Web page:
Baltimore Motherhouse of Deaconesses
Created with flickr slideshow.
After the creation of the Board of Deaconess Work (BDW) for the General Synod of the Evangelical Lutheran Church in the United States, attention turned to generating interest among young General Synod women for diaconal work. An advertisement appeared in the February 27, 1891, issue of the church’s paper, The Lutheran Observer,
seeking young women interested in the diaconate.
By 1895, six women Lucy Eyster, Augusta Schaffer, Jennie Christ, Emma Steen, Lugarda Wilhelm, Sophia Jepson, and Magdalene Kasewurm were ready to begin work as consecrated deaconesses. Six others were accepted for training. Attention turned to providing the sisters with a place to live and continue receiving training. The BDW believed the home should be situated in an area well populated with General Synod churches. Among the locations under consideration were New York City, New York and Baltimore, Maryland. In the end, Baltimore presented the best offer to the BDW. One week after the first consecrations in 1895, the deaconesses moved into their first motherhouse at 907 North Fulton Avenue. The Lutheran Deaconess Motherhouse and Training School, Baltimore, Maryland (BMD) received its charter in Philadelphia in 1898. In that same year the motherhouse was granted membership in the Kaiserwerth Conference.
Throughout its existence, the Baltimore Motherhouse deaconesses served as parish sisters, working in individual parishes; teachers, teaching religion and catechetics, in primary grades; and as nurses in parishes, homes and institutions such as hospitals, dispensaries, orphanages, jails, nurseries, foreign mission fields, and homes for the aged
In 1947 the Board of Deaconess Work established a formal relationship with the semi-independent Philadelphia Motherhouse of Deaconesses (PMD), a community established in 1884. The PMD was loosely associated with the General Council before it merged to help form the United Lutheran Church in America. A proposal to merge the two ULCA motherhouses developed in 1950, but the BMD did not endorse the proposal. One of the factors for the BMD decision was that the two groups viewed their roles differently. Nonetheless, coordination between the two motherhouses did occur in 1952-1953 when their education programs were coordinated and the standards for both schools were raised to college-level. At this same time, the BMD relocated its motherhouse from its second location in downtown Baltimore to Ruxton, Maryland.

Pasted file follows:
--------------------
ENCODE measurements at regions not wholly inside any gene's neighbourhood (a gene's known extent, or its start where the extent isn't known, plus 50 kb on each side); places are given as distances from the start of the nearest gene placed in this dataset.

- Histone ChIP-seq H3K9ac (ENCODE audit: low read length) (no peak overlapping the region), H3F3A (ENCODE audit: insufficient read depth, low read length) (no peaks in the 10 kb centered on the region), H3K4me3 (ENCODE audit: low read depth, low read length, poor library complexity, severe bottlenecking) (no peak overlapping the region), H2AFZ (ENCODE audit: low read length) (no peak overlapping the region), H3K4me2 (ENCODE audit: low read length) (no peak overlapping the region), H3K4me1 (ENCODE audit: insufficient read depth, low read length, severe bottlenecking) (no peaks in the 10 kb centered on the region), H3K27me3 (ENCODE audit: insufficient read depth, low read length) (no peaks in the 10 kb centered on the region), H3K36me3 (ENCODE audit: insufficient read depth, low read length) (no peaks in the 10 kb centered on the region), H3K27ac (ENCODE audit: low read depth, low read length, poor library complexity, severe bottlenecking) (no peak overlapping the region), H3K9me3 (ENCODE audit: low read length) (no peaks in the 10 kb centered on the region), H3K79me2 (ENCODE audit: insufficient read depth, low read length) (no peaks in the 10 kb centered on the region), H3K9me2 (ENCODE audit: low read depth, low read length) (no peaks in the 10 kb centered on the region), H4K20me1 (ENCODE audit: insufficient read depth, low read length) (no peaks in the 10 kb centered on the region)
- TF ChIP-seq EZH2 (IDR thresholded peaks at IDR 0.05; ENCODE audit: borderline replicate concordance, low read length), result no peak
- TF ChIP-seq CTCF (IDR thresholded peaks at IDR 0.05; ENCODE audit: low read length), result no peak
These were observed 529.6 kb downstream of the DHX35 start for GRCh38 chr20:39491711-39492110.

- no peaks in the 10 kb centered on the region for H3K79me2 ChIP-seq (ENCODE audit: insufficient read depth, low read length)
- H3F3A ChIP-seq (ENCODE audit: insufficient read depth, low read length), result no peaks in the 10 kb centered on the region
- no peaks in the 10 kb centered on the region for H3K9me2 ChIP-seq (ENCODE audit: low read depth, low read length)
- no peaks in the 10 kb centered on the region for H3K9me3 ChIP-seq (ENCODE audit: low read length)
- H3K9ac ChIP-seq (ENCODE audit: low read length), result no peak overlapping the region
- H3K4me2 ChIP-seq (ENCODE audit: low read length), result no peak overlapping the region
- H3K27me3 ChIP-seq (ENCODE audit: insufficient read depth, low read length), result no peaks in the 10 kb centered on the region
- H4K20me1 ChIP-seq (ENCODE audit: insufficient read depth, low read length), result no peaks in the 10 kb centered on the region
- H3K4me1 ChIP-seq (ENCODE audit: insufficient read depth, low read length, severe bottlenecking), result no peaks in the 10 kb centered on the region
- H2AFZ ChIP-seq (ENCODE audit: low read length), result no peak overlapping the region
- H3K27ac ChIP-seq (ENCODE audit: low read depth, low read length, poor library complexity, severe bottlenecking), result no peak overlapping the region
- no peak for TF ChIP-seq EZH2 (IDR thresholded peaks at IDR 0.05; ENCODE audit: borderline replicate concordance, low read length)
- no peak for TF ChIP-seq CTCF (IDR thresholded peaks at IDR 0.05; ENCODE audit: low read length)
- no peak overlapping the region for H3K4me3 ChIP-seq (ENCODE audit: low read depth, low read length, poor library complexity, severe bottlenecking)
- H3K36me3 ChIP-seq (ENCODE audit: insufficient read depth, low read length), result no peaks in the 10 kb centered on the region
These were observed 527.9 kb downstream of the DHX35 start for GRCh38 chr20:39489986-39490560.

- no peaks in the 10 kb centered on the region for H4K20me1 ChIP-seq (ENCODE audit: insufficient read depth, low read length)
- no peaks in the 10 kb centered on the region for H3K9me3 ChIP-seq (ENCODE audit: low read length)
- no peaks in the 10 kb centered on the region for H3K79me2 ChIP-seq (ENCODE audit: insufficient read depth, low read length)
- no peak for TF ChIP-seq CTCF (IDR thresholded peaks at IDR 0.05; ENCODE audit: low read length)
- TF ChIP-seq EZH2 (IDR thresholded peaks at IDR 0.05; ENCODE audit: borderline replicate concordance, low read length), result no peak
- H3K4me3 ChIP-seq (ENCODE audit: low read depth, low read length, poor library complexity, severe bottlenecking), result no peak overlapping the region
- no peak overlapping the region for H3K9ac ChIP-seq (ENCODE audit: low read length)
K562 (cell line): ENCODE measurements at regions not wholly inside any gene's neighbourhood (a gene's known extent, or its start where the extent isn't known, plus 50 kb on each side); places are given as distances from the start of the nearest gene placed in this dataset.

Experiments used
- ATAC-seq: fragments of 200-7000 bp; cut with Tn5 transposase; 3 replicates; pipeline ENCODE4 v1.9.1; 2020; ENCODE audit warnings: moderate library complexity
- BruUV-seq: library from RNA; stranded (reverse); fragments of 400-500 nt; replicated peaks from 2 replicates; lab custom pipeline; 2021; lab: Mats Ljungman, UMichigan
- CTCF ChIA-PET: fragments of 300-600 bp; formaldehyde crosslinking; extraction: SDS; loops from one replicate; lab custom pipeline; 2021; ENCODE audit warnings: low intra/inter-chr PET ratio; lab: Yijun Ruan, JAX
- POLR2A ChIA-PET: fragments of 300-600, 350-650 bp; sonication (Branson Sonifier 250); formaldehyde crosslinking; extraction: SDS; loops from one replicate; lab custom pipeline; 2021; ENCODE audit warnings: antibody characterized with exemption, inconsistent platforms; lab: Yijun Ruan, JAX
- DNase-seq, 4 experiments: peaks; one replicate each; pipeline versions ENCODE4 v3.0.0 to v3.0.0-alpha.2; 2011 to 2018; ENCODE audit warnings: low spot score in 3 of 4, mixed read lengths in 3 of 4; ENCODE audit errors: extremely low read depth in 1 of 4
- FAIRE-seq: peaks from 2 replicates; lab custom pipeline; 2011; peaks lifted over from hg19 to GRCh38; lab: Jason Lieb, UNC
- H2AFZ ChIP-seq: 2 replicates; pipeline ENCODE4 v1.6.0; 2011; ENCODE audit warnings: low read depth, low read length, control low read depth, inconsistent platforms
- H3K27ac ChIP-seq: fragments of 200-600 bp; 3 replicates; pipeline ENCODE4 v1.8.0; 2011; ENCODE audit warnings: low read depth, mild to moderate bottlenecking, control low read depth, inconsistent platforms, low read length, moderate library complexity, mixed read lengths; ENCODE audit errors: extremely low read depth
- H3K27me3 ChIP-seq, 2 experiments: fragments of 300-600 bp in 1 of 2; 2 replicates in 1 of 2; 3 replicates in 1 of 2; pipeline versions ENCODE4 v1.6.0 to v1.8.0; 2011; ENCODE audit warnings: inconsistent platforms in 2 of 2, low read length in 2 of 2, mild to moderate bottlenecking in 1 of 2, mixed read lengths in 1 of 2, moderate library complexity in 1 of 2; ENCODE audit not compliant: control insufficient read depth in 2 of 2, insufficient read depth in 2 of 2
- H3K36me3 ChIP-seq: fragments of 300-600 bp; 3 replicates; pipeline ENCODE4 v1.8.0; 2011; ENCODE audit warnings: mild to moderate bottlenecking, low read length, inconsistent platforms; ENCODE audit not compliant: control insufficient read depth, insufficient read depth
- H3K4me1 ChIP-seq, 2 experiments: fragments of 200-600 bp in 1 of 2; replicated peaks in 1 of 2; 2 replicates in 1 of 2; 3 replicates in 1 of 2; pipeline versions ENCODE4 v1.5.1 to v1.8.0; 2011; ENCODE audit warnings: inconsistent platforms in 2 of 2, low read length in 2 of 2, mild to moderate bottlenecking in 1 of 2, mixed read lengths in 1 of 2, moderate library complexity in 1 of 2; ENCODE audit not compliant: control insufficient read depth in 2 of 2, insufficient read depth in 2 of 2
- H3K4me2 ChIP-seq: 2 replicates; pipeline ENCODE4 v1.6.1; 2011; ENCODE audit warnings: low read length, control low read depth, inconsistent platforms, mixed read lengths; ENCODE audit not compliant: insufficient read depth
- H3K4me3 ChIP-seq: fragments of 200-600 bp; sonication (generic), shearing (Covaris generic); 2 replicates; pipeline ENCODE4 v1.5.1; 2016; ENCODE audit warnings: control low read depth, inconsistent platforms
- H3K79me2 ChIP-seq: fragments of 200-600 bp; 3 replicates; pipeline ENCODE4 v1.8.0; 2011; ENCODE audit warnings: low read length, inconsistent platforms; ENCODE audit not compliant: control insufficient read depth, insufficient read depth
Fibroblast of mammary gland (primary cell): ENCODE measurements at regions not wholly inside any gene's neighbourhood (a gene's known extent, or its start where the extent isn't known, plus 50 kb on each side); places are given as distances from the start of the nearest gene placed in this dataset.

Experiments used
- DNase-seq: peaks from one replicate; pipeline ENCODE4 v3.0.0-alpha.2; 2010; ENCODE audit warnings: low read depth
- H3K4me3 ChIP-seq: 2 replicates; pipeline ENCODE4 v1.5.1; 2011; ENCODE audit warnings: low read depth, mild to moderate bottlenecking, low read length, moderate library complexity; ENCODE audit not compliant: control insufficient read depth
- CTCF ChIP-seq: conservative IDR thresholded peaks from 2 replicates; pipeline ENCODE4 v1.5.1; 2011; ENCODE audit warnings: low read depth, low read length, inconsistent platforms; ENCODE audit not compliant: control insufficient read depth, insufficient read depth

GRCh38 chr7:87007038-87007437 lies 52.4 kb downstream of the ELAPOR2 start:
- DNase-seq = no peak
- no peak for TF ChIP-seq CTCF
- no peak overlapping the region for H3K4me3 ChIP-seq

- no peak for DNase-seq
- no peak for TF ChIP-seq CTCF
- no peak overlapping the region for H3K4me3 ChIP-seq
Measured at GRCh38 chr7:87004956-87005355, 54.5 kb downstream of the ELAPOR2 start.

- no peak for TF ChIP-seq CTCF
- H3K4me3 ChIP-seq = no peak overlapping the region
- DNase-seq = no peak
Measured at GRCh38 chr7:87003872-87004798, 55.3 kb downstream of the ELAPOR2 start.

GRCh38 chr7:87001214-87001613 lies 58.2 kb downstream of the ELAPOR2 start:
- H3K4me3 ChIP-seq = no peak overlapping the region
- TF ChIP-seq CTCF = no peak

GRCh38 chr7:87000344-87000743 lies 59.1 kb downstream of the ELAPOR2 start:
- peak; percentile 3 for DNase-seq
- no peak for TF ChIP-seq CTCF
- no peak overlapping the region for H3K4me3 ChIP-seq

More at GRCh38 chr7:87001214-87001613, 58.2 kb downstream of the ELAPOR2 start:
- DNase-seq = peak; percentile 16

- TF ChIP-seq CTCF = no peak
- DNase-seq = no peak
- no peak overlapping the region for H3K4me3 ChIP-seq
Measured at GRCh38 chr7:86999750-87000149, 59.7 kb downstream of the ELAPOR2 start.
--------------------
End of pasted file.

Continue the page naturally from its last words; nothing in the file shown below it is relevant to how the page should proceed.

In December 1961 the conferences of both BMD and PMD met again to consider merger and they voted to merge. On December 28, 1962, the merger between the Baltimore Motherhouse and the PMD became official. Even though each motherhouse retained its own separate legal entity, agreements were reached between the Baltimore and Philadelphia to merge the two sisterhoods. The new organization would be known as the Deaconess Community of the Lutheran Church in America.
Adapted in 2008 from ULCA 61, Lutheran Deaconess Motherhouse and Training School, Baltimore, Maryland, compiled by: Catherine Lundeen, Project Archivist, January 2005.